You don’t have to choose between being a person of faith and a scholar. I see at least three ways that my faith in Christ and my appreciation of the academic discipline of political science have affected each other in positive ways.
Peace about my views
The first major effect is a general absence of fear. In my courses I cover a wide variety of negative things, wars, financial crises, negative campaigning, etc. A Christian perspective gives me a sense of hope where a purely objective look at events might not.
This also manifests itself in a more relaxed approach to political disagreement. In an era in which one hateful thing after another is written about political opponents, my classroom can be a place where people don’t have to feel compelled to agree with me about every little thing. I have a confidence that comes from years of study, but also a faith that puts our earthly politics into perspective. This means that a student from any political background, or none at all, can come into my class and explore ideas without worrying that they’ll negatively impact their grade because they don’t echo my opinions.
This peace extends itself to many of my other relationships. Many of my friends don’t share much in common with me politically. It’s possible that they don’t know what I actually think. Most people don’t ask, perhaps assuming agreement. Perhaps they overlook my failings. Others might assume I disagree with them and it simply doesn’t bother them. I have friends who are, at times, openly contemptuous of faith perspectives. A confident peace maintains these relationships, too.
My life is much richer because I know people who disagree with me. Maybe they overlook my faith. Maybe they just assume I’m different. Hopefully, they see evidence in my life of Christ. Whatever the reason, a sense of peace builds bridges that I may not otherwise have with those who think, feel, and pray differently from me. I’m exposed to ideas I would never otherwise hear, and have a much richer understanding of how people reach their political conclusions.
An appreciation of data
William Edwards Deming is quoted as saying, “In God we trust. All others bring data.” This is such a great place to explore how the Christian political scientist lives in two worlds. Our discipline insists upon the most objective measures of hard-to-define concepts as the standard from which we draw conclusions. These conclusions regularly run counter to intuition, and often have easily politicized ramifications (climate data, anyone?).
Jesus called himself the truth. This truth-seeking ethos of political science is something that we should embrace. I tell my students to follow the data, seek the truth wherever it leads. The truth they find may make them uncomfortable as it may challenge their political worldview. It can isolate you from others who insist that the data’s story conform to a particular ideology.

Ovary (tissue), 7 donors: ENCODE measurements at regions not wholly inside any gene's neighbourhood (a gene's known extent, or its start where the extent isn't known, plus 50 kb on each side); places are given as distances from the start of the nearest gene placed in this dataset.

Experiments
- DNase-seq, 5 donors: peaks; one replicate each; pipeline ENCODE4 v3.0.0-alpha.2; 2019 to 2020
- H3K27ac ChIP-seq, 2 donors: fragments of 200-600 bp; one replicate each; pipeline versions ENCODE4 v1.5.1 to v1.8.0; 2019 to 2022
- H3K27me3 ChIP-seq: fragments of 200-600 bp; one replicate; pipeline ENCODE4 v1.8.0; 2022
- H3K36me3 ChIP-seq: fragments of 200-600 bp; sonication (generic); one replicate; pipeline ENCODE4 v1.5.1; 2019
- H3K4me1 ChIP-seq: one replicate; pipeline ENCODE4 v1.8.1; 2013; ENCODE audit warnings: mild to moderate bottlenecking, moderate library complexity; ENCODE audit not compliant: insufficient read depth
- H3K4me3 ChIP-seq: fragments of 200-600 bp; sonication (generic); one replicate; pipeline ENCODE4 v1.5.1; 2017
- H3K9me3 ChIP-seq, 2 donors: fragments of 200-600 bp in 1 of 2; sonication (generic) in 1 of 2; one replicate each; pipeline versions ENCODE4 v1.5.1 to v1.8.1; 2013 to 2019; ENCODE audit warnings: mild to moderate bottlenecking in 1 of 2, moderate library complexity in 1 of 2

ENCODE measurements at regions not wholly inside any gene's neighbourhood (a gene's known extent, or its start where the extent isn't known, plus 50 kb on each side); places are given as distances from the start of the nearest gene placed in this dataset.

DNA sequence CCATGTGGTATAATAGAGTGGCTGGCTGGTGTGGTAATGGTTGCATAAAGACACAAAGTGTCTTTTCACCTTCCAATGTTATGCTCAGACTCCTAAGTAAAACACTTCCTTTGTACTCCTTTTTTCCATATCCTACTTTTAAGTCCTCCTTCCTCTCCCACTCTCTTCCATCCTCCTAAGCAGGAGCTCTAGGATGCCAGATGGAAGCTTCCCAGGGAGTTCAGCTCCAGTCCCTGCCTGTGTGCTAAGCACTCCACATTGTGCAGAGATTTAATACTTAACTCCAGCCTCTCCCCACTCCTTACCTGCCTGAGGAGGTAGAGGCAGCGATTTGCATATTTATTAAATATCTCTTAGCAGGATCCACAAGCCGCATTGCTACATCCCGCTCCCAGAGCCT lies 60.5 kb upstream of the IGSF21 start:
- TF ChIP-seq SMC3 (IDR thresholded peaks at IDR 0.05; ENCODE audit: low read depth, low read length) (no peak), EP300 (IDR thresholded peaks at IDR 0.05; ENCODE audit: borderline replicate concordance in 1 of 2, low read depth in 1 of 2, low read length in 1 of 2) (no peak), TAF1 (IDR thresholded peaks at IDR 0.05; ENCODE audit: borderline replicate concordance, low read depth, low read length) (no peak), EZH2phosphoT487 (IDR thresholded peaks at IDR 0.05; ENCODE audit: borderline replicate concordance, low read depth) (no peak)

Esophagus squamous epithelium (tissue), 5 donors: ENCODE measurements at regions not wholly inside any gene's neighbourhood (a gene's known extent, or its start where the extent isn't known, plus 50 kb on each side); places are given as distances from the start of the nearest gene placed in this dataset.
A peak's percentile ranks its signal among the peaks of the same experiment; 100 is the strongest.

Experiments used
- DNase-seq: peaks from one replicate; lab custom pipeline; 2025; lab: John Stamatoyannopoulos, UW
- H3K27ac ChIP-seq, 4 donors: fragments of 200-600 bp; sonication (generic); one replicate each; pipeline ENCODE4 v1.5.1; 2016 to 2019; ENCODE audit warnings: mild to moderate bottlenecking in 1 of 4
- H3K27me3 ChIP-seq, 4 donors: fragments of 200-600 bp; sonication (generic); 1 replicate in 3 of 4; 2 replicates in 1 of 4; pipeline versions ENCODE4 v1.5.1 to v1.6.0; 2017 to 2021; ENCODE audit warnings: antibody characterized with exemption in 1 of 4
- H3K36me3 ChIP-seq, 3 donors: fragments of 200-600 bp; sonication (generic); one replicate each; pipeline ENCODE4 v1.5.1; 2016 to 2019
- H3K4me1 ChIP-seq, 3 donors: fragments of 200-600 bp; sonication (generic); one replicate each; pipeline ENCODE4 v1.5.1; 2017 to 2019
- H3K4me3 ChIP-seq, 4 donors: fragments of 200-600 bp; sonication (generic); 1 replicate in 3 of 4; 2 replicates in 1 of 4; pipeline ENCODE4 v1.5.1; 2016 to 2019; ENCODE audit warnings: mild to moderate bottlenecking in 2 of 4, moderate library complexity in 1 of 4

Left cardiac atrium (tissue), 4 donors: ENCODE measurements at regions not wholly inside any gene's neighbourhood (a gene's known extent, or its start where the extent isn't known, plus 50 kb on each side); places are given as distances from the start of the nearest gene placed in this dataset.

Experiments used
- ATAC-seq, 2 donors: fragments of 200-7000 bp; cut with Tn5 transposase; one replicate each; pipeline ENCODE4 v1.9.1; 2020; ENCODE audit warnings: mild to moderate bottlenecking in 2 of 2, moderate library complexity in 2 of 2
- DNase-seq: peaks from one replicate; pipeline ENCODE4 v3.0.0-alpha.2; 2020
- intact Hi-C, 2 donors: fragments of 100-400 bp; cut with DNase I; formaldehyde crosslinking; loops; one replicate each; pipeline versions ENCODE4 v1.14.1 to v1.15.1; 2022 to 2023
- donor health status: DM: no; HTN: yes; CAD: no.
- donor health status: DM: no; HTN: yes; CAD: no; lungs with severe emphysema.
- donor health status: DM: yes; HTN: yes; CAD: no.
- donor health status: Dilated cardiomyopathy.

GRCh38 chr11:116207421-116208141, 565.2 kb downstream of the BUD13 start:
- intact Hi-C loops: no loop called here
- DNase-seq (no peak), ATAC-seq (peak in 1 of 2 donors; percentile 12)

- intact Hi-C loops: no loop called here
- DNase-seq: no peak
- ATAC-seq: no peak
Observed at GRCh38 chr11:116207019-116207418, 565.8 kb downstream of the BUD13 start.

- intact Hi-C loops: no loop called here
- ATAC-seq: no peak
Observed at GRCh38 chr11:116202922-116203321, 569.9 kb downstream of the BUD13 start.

An appreciation for data, and the training required to understand measurement and analysis both require the scholar to accept some degree of uncertainty and measurement error. For the political ideologue, however, certainty reigns. Political science generally argues that our most sophisticated conclusions are probabilistic, and the best scholars approach prediction with intellectual humility.
New things to say
The intersection of my personal faith and my academic work has led me to explore ideas I’d have never considered if I tried to focus on only one way of thinking. I’m challenged to think about amorphous concepts and refine how I teach, write, and advise.
The writing that comes out of this doesn’t always neatly fit in traditional political science research, which usually takes a tone that is purely empirical, focused on what can be seen and measured. Much of my recent work is very different from that. Hopefully that connects with people who might never read a political science journal.
The worlds of academic thinking and faith have positively intersected in my life and work. I think this helps me in both areas. I don’t worry about how analytic thinking might challenge my beliefs because I frame both my faith and discipline as places of truth-seeking. This may lead me to alienate some people, but will open the door to engagement with some who might otherwise not consider Christianity to be compatible with a more empirical approach to politics.
One need not have a faith perspective to be a great teacher who is open to letting students be free to explore their politics, or to be a person who develops rich relationships with those with whom they disagree. But, I know that has become easier for me over time as I’ve been more conscious of my faith. It confuses me when my fellow Christians speak insultingly about those that disagree with them on politics. I’ve been that person and I hope I’ve matured since then.